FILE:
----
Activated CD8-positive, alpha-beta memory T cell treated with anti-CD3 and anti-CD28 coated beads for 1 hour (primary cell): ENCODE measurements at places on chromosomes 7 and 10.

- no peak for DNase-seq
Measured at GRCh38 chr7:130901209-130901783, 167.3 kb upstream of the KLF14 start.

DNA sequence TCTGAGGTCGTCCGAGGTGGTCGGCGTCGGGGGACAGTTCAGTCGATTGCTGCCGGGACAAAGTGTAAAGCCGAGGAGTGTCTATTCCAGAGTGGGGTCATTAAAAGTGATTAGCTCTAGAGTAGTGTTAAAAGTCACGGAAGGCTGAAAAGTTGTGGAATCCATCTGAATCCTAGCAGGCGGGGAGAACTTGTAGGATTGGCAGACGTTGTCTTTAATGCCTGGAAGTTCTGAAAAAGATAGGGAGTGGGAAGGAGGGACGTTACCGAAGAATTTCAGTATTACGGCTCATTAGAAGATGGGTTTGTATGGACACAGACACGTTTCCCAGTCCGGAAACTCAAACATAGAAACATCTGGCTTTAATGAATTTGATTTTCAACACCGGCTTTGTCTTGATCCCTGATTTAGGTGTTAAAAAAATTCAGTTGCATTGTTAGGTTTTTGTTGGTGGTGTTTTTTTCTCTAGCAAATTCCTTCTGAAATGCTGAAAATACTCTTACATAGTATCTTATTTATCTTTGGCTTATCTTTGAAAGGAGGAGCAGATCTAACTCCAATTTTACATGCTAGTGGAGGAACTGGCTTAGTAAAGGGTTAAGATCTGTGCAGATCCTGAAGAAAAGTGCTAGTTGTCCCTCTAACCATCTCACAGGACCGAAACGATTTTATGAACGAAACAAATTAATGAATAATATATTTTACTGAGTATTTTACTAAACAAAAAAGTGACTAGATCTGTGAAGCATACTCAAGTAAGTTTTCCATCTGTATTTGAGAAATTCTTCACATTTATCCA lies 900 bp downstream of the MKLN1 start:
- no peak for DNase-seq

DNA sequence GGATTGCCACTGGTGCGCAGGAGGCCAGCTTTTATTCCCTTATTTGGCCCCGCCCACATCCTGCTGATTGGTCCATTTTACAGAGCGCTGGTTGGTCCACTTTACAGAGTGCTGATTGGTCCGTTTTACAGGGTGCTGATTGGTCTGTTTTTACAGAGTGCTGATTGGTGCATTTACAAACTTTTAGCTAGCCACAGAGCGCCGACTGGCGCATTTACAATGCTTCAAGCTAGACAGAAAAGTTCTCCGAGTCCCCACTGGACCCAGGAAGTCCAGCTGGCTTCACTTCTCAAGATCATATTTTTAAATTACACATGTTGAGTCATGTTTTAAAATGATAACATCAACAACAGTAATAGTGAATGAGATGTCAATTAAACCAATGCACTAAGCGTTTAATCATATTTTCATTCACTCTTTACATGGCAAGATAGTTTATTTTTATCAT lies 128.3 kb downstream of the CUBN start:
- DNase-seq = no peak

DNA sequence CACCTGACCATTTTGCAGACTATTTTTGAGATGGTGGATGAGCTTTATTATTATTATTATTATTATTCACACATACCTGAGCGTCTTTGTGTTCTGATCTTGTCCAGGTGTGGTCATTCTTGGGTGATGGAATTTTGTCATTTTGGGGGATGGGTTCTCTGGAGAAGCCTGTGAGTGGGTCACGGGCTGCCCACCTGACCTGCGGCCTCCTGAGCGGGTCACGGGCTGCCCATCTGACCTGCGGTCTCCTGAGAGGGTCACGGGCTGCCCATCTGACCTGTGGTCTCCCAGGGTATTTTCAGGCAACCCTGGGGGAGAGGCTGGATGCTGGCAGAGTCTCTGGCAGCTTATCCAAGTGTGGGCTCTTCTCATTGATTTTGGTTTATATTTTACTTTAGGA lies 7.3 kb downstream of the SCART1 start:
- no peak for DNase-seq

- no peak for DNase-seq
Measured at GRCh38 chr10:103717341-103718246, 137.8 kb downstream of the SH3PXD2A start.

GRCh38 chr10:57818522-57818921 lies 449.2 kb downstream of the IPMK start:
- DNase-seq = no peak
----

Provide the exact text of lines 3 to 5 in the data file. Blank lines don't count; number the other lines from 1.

Measured at GRCh38 chr7:130901209-130901783, 167.3 kb upstream of the KLF14 start.

DNA sequence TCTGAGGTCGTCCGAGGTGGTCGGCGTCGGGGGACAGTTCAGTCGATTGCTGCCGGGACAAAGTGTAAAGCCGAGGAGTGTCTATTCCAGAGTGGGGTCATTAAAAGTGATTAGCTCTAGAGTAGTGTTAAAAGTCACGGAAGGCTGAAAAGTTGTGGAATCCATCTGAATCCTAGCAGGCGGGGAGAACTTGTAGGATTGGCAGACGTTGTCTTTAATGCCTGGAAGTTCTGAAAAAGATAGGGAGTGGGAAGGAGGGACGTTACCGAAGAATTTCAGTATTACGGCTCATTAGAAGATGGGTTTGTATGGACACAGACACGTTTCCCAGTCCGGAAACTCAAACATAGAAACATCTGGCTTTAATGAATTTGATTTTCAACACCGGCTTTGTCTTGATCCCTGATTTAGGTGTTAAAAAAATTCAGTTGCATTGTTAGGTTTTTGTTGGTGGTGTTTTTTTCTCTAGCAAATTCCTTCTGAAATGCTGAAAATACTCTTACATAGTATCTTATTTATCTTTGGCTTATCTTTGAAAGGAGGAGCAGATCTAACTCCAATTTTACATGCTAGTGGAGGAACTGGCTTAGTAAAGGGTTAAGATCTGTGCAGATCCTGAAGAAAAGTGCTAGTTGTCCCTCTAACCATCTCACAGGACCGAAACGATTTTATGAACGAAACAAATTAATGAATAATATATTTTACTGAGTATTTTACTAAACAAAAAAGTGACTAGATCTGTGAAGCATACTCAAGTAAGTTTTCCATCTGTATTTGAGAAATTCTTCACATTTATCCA lies 900 bp downstream of the MKLN1 start:
- no peak for DNase-seq